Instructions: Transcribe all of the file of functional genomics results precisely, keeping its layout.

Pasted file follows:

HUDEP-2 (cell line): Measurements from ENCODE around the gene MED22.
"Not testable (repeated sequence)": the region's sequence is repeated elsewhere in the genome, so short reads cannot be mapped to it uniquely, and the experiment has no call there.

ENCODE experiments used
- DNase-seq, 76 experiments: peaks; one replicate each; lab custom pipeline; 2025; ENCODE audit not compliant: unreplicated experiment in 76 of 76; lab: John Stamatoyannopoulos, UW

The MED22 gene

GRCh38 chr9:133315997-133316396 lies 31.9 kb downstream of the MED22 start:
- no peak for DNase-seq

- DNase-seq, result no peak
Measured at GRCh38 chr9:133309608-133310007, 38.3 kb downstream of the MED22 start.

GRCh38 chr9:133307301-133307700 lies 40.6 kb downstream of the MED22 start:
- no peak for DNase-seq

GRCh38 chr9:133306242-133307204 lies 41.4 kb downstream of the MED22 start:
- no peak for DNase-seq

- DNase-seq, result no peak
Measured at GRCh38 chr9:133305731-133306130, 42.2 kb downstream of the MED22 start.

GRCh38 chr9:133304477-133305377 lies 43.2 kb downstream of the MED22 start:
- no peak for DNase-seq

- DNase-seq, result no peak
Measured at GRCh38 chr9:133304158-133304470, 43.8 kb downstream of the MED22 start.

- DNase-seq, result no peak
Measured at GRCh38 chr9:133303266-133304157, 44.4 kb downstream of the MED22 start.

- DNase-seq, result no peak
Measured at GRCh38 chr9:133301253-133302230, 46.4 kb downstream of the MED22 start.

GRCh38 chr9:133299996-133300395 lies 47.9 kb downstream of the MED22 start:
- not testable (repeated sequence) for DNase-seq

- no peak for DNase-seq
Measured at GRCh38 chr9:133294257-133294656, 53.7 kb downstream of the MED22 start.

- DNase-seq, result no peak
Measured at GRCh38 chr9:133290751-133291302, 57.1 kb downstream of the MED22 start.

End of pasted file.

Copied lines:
HUDEP-2 (cell line): Measurements from ENCODE around the gene MED22.
"Not testable (repeated sequence)": the region's sequence is repeated elsewhere in the genome, so short reads cannot be mapped to it uniquely, and the experiment has no call there.

ENCODE experiments used
- DNase-seq, 76 experiments: peaks; one replicate each; lab custom pipeline; 2025; ENCODE audit not compliant: unreplicated experiment in 76 of 76; lab: John Stamatoyannopoulos, UW

The MED22 gene

GRCh38 chr9:133315997-133316396 lies 31.9 kb downstream of the MED22 start:
- no peak for DNase-seq

- DNase-seq, result no peak
Measured at GRCh38 chr9:133309608-133310007, 38.3 kb downstream of the MED22 start.

GRCh38 chr9:133307301-133307700 lies 40.6 kb downstream of the MED22 start:
- no peak for DNase-seq

GRCh38 chr9:133306242-133307204 lies 41.4 kb downstream of the MED22 start:
- no peak for DNase-seq

- DNase-seq, result no peak
Measured at GRCh38 chr9:133305731-133306130, 42.2 kb downstream of the MED22 start.

GRCh38 chr9:133304477-133305377 lies 43.2 kb downstream of the MED22 start:
- no peak for DNase-seq

- DNase-seq, result no peak
Measured at GRCh38 chr9:133304158-133304470, 43.8 kb downstream of the MED22 start.

- DNase-seq, result no peak
Measured at GRCh38 chr9:133303266-133304157, 44.4 kb downstream of the MED22 start.

- DNase-seq, result no peak
Measured at GRCh38 chr9:133301253-133302230, 46.4 kb downstream of the MED22 start.

GRCh38 chr9:133299996-133300395 lies 47.9 kb downstream of the MED22 start:
- not testable (repeated sequence) for DNase-seq

- no peak for DNase-seq
Measured at GRCh38 chr9:133294257-133294656, 53.7 kb downstream of the MED22 start.

- DNase-seq, result no peak
Measured at GRCh38 chr9:133290751-133291302, 57.1 kb downstream of the MED22 start.